Skip to main content

19th September 2011

Preview: Tintin: Secret of the Unicorn

Release date: 26th October 2011

When you were a kid, did you ever wonder if the toys you played with or the books you read would one day become multi-million dollar blockbusters? Like every other 6 year old, I was certain of it. But after sitting on my bed, munching popcorn and laughing at Michael Bay for his atrocious Transformers films, I was amazed to see a Tintin trailer which looked absolutely bloody marvellous.

It’s based on three of the books which ran a direct story: The Crab with the Golden Claws, The Secret of the Unicorn and Red Rackham’s Treasure. Joyfully, these are probably the best books in the whole set, bar perhaps Tintin in Tibet. After Tintin buys a model boat at a market, he discovers within it a map to hidden treasure. He sets off with that old blisterin’ barnacle, Captain Haddock (who has quite reasonably been made Scottish for the film) and his faithful dog Snowy to find it. But they’re not the only ones looking…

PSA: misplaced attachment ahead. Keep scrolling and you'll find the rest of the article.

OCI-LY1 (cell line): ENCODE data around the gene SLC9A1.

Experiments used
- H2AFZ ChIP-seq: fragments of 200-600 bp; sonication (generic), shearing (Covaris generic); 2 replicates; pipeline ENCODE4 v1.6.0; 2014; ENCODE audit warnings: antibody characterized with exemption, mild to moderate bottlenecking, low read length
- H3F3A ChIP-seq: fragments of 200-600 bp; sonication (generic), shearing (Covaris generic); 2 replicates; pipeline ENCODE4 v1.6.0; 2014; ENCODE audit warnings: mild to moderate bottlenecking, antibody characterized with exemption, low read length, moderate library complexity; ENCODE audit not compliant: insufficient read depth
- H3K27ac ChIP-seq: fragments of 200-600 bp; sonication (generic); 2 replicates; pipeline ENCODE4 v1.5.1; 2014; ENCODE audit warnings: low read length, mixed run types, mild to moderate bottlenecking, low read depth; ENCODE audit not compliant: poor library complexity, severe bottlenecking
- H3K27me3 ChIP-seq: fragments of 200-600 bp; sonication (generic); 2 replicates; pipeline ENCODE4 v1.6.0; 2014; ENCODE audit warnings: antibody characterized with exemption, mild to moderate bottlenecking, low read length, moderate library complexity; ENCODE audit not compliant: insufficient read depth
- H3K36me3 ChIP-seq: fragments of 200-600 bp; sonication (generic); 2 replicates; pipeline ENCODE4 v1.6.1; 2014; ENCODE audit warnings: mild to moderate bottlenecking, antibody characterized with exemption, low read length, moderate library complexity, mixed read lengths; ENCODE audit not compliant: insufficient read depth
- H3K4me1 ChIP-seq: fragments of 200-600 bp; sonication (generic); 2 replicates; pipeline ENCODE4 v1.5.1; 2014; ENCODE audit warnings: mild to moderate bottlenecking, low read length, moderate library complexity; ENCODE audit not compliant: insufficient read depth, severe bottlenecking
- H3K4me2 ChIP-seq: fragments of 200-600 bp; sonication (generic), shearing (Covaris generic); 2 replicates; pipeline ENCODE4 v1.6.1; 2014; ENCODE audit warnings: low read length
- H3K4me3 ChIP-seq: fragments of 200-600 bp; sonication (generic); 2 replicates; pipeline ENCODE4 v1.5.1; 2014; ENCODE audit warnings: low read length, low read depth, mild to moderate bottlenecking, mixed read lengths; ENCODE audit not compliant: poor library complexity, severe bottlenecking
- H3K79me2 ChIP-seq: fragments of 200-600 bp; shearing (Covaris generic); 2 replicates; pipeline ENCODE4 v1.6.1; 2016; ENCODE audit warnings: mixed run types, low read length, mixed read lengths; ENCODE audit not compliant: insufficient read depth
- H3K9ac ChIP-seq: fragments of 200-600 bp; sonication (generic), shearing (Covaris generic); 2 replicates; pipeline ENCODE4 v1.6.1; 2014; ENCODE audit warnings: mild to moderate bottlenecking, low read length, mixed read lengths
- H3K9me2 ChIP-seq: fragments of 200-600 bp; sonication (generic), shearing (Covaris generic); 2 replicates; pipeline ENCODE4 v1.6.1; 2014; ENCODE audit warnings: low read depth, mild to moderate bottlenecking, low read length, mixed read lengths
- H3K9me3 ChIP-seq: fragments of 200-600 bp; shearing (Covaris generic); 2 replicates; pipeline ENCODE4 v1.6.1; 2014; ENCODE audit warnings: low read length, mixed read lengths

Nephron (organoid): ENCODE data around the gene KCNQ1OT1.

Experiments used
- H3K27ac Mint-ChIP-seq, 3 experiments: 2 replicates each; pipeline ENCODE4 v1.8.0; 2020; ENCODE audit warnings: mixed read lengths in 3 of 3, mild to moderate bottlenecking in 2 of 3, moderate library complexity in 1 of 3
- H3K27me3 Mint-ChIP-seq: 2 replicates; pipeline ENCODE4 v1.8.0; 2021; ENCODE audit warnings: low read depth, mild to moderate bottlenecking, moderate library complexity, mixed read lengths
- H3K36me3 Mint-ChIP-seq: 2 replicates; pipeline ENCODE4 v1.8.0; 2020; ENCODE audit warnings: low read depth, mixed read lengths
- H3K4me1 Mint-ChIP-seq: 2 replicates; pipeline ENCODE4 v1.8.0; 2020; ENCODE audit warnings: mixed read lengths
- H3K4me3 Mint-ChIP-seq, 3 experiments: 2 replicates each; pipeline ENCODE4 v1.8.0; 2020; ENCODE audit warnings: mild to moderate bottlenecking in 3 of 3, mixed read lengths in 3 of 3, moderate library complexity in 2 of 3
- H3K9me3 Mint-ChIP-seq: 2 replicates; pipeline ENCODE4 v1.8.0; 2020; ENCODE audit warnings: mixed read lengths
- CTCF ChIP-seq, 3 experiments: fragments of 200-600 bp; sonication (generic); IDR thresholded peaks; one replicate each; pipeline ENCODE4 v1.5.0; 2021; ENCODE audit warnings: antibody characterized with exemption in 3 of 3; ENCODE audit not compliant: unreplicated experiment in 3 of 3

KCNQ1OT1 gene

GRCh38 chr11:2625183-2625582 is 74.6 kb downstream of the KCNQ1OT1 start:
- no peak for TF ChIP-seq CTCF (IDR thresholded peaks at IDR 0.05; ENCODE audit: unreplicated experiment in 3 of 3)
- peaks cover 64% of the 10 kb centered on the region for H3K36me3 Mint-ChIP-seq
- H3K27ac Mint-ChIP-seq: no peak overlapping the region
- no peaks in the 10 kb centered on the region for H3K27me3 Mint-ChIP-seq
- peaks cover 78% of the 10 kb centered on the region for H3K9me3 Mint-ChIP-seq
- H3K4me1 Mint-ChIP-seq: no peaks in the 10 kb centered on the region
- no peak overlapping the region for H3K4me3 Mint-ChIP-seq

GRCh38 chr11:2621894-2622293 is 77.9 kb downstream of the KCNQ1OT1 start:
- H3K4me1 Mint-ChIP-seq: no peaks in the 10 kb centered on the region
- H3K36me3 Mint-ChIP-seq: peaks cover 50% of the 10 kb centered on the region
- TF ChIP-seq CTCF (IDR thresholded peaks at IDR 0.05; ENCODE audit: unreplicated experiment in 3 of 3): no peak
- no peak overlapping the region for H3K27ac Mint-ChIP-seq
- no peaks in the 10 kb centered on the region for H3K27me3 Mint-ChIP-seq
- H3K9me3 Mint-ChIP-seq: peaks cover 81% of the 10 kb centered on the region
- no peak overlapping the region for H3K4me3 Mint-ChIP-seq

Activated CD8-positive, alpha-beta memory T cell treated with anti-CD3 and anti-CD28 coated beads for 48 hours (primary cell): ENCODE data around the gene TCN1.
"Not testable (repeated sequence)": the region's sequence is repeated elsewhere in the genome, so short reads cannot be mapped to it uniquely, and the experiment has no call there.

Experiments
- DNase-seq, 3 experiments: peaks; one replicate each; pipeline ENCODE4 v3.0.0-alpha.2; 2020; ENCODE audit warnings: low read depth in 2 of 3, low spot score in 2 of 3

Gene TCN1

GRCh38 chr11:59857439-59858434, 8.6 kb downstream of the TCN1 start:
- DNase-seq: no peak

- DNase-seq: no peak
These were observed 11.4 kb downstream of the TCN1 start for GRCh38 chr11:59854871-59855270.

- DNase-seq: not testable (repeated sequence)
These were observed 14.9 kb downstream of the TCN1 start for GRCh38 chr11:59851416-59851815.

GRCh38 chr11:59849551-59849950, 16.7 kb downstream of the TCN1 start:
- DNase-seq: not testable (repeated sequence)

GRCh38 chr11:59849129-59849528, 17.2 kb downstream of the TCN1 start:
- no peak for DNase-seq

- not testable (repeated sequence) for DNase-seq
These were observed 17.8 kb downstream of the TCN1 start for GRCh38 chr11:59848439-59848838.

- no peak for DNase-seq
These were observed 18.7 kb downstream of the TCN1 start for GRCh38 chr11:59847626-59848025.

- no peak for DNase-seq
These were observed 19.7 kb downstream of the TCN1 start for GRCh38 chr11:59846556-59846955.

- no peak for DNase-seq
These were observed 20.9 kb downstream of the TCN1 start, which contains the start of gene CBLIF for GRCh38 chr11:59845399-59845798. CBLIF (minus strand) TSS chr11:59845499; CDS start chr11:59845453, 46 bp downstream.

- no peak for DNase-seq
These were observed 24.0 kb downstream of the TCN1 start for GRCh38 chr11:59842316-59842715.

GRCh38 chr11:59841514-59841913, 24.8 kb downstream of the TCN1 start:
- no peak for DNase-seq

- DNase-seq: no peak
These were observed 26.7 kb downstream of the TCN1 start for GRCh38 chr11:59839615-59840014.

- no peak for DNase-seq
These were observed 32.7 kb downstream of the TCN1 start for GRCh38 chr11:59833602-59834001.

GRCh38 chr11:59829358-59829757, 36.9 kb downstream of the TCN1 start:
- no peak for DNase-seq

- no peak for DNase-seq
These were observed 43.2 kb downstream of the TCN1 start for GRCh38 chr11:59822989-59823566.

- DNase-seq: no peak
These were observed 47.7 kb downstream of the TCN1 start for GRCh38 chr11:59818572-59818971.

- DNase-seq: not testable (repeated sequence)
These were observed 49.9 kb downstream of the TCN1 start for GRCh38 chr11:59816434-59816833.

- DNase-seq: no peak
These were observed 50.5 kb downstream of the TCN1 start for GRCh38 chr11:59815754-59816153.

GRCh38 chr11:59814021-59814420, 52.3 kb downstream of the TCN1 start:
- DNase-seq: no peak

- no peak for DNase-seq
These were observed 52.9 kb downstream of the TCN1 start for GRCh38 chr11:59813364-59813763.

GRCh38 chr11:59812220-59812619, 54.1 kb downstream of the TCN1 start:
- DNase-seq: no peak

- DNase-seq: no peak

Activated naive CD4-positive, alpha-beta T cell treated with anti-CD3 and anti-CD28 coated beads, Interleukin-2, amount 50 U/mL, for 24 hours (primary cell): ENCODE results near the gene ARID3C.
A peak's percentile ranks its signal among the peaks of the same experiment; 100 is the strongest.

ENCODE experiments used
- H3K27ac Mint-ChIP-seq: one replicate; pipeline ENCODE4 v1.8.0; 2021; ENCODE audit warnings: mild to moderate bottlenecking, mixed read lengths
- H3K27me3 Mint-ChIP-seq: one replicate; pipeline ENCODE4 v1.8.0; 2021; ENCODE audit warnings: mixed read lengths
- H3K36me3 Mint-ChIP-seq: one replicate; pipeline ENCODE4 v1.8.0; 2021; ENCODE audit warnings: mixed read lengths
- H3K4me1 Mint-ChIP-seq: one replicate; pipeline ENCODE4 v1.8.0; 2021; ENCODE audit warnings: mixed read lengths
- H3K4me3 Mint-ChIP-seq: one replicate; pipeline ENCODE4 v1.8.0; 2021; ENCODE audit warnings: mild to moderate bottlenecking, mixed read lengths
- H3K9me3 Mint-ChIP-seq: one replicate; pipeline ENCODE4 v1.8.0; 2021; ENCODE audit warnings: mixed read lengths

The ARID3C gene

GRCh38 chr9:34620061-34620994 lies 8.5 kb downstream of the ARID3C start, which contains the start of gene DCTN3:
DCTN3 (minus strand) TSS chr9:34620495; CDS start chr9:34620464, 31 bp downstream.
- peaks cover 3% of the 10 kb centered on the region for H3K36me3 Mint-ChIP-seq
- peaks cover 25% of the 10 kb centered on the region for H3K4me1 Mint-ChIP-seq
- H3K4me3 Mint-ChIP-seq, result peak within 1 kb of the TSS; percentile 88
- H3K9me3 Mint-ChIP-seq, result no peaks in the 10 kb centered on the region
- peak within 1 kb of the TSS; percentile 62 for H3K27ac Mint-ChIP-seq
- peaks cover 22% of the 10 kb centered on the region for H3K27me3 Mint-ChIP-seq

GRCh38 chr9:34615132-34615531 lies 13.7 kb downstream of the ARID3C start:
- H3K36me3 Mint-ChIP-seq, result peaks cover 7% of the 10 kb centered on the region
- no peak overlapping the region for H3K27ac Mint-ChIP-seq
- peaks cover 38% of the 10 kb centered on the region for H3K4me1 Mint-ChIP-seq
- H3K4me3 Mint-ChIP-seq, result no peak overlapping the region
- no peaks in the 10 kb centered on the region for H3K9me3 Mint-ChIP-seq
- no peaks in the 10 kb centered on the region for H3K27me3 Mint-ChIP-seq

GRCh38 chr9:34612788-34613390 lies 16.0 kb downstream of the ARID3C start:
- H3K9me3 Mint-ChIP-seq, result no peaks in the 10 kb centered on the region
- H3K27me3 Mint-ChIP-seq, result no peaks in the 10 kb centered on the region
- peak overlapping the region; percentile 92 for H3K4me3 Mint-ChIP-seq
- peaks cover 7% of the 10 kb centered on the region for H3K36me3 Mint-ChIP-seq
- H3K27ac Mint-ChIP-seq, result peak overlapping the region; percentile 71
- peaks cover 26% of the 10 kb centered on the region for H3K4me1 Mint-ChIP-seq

A lot of exciting things happened in Tintin and there were some nasty moments (the villains being dragged to Hell at the end of Tintin and the Broken Ear did nothing for my sleeping pattern as a young’un) but I don’t remember it ever being as crazily riotous as this looks! Planes no-one can fly, quad-bikes with rocket launchers, jumping out of windows onto moving vehicles, lighting fires in a boat. They don’t even care! I’m ecstatic Spielberg got his mits on this.

More Coverage

Review: Disney 100 – The Concert

Disney 100: The Concert, hosted by Janette Manrara, is a touching tribute to an institution that has defined multiple generations

Interview with Luke Davies from Polari

The Mancunion spoke with Luke Davies head of Polari, a queer production company based in Manchester about Queer representation, the art of filmmaking, and untold stories.

Shazam! Fury of the Gods review: Superhero sequel gets sidetracked

Shazam! Fury of the Gods is a feel-good film which falls short of its forerunner

The Untold Stories of Black Women: A Thousand and One Review

A. V. Rockwell shows the importance of supporting Black women in Sundance Prize winning feature debut: A Thousand and One